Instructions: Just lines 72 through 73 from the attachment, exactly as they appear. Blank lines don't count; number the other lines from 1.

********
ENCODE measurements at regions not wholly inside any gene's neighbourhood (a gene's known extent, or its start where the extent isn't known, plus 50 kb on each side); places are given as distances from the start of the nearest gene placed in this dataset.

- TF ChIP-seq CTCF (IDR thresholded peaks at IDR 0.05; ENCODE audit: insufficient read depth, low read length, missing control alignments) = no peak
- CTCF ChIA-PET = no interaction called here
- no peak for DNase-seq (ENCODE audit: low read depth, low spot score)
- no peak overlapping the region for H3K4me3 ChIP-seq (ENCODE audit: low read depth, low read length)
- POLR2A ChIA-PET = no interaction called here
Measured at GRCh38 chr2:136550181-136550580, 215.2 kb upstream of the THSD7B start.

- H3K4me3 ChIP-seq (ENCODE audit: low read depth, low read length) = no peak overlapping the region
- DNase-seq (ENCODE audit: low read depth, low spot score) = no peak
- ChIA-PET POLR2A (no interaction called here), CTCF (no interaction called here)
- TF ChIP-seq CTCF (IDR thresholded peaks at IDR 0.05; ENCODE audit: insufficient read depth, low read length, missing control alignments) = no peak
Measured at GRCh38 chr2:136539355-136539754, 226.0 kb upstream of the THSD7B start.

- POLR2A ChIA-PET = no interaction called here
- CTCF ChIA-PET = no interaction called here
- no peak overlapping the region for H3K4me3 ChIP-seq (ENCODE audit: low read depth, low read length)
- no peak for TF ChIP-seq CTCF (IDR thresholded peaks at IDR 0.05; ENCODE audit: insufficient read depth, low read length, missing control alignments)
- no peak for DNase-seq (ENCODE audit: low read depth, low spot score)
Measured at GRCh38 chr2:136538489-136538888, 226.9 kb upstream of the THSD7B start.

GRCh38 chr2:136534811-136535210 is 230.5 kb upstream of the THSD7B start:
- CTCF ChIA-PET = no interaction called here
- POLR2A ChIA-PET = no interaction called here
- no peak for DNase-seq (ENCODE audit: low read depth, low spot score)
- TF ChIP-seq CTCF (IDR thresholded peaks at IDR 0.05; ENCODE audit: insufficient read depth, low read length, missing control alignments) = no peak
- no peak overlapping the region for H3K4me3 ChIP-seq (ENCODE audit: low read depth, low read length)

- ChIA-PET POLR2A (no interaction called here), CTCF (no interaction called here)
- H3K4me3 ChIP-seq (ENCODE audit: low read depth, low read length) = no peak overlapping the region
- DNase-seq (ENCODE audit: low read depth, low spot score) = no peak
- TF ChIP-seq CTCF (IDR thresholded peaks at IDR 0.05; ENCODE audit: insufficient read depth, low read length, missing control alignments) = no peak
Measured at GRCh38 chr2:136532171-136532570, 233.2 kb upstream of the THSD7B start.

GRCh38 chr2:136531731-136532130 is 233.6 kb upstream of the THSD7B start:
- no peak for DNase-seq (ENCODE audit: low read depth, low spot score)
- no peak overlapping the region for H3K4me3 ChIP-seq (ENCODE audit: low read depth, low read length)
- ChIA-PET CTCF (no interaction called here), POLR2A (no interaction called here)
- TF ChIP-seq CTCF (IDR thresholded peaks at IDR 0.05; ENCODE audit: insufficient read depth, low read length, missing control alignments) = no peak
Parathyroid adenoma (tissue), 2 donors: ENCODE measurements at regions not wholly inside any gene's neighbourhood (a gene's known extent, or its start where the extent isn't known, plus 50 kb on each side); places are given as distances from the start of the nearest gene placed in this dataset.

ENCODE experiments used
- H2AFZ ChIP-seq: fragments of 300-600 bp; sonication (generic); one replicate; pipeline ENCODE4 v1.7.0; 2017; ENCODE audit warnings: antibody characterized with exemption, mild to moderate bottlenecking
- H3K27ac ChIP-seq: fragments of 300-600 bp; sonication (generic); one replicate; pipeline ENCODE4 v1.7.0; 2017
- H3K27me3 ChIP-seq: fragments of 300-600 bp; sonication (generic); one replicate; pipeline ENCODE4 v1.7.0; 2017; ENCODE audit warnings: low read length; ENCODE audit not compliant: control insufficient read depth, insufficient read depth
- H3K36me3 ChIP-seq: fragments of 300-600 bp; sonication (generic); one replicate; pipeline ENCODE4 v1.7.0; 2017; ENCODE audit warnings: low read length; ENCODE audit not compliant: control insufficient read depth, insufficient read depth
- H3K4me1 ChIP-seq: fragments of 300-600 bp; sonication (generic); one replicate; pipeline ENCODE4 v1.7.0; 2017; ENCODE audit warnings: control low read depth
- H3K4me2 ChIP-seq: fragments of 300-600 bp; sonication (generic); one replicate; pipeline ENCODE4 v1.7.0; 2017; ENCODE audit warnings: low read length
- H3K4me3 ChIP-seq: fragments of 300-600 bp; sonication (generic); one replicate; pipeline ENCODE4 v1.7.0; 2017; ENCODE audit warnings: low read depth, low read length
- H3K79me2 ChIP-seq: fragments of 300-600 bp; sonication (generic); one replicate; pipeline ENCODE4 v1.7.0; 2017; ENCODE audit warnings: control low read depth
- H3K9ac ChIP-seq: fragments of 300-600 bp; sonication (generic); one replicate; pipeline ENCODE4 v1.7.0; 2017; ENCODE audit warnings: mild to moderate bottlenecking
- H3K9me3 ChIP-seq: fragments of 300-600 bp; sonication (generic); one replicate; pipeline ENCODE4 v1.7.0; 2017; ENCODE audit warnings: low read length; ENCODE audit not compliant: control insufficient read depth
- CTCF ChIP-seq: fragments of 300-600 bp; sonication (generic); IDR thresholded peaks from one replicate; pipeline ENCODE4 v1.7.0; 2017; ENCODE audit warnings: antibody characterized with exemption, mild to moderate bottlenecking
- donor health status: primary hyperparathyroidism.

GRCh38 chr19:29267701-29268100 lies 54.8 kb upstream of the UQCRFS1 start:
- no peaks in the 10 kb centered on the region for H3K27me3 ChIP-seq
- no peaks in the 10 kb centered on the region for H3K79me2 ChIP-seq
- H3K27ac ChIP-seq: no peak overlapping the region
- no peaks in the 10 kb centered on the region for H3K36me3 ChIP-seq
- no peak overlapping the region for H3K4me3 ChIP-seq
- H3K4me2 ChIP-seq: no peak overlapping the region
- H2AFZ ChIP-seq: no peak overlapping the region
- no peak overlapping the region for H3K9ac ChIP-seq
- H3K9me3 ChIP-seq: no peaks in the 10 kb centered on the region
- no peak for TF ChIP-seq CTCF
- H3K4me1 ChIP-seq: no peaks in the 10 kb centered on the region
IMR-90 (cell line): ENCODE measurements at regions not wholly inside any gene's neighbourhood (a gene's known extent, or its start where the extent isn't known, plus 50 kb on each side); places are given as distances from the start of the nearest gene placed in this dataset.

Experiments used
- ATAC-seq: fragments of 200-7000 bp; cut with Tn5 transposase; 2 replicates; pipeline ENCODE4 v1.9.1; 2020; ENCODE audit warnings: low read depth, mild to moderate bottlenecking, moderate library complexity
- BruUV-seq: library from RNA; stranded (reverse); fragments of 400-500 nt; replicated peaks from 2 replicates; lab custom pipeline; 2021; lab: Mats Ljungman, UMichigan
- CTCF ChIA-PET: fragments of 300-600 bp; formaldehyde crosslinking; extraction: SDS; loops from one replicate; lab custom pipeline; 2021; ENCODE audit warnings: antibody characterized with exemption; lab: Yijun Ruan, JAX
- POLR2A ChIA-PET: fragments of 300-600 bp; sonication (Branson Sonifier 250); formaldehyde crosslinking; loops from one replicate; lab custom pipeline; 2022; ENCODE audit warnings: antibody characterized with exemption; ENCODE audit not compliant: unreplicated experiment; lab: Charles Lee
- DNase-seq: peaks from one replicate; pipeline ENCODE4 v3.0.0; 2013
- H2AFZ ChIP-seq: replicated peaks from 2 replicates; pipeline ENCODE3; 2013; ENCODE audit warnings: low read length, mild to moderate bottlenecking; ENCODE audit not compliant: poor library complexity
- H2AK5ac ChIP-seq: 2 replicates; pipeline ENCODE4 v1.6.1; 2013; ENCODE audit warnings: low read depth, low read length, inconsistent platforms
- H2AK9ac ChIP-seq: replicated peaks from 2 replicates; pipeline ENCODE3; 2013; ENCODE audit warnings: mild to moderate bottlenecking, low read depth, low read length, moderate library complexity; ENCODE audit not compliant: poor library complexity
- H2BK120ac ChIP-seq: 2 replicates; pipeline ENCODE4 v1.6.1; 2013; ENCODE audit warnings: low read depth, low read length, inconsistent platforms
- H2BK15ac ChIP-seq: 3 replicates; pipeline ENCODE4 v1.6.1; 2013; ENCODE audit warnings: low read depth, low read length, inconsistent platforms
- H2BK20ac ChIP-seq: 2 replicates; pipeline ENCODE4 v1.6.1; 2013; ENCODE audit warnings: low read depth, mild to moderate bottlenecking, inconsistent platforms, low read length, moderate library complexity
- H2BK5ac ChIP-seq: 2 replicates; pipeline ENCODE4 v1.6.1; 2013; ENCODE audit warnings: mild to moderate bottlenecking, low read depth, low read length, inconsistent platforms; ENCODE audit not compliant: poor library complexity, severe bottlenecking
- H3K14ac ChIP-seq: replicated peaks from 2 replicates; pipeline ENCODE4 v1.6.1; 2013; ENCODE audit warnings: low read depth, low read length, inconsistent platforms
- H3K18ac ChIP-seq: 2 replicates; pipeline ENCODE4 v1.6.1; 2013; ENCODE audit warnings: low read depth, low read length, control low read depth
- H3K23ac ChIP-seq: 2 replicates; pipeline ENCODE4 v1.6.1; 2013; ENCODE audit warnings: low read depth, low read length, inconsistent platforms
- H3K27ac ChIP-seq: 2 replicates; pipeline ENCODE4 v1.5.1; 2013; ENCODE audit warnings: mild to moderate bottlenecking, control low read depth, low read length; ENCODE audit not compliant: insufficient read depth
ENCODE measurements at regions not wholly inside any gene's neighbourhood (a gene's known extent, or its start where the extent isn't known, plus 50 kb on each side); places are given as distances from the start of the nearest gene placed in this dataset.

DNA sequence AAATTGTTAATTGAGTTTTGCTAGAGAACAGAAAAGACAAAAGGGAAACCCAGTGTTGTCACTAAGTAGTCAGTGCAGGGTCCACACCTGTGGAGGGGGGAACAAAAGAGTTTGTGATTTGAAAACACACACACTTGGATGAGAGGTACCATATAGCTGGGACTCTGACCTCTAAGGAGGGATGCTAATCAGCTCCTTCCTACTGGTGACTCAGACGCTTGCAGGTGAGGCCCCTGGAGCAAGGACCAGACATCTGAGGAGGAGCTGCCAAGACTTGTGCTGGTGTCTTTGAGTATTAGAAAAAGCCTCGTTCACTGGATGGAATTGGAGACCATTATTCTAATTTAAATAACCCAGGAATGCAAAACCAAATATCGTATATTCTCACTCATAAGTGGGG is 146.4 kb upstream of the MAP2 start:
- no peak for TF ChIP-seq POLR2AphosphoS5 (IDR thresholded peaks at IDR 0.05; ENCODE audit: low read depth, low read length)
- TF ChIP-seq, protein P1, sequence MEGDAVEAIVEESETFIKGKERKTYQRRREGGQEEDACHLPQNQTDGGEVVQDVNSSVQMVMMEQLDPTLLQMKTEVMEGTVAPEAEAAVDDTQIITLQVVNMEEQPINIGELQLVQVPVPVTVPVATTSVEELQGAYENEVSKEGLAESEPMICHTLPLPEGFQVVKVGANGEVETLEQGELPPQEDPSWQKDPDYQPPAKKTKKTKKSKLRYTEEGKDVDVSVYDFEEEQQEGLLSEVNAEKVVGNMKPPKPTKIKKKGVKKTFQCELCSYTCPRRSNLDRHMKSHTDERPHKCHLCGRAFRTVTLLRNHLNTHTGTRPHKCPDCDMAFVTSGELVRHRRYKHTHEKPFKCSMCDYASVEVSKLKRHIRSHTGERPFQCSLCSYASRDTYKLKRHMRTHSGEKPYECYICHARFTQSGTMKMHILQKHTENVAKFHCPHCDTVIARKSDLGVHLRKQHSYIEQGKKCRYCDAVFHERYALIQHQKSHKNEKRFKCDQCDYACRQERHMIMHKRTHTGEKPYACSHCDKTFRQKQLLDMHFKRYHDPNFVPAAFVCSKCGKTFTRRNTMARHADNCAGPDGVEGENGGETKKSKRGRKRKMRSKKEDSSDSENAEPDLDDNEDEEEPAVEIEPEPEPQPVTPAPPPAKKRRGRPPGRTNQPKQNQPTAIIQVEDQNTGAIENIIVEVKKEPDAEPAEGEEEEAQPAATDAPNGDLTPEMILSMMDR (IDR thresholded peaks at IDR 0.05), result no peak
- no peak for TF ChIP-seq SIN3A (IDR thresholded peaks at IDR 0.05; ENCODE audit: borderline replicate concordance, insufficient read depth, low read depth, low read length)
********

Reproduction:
- H2BK15ac ChIP-seq: 3 replicates; pipeline ENCODE4 v1.6.1; 2013; ENCODE audit warnings: low read depth, low read length, inconsistent platforms
- H2BK20ac ChIP-seq: 2 replicates; pipeline ENCODE4 v1.6.1; 2013; ENCODE audit warnings: low read depth, mild to moderate bottlenecking, inconsistent platforms, low read length, moderate library complexity